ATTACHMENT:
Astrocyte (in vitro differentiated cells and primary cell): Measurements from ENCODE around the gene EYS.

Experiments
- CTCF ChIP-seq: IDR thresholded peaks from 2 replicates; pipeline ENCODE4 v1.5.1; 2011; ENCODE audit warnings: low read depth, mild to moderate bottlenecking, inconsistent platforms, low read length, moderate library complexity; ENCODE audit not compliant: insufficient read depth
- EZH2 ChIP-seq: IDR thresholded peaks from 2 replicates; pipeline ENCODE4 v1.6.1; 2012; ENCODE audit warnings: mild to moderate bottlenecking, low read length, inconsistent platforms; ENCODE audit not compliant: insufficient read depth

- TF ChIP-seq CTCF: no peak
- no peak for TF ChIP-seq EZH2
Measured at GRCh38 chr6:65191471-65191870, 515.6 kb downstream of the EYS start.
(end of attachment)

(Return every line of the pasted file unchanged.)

Astrocyte (in vitro differentiated cells and primary cell): Measurements from ENCODE around the gene EYS.

Experiments
- CTCF ChIP-seq: IDR thresholded peaks from 2 replicates; pipeline ENCODE4 v1.5.1; 2011; ENCODE audit warnings: low read depth, mild to moderate bottlenecking, inconsistent platforms, low read length, moderate library complexity; ENCODE audit not compliant: insufficient read depth
- EZH2 ChIP-seq: IDR thresholded peaks from 2 replicates; pipeline ENCODE4 v1.6.1; 2012; ENCODE audit warnings: mild to moderate bottlenecking, low read length, inconsistent platforms; ENCODE audit not compliant: insufficient read depth

- TF ChIP-seq CTCF: no peak
- no peak for TF ChIP-seq EZH2
Measured at GRCh38 chr6:65191471-65191870, 515.6 kb downstream of the EYS start.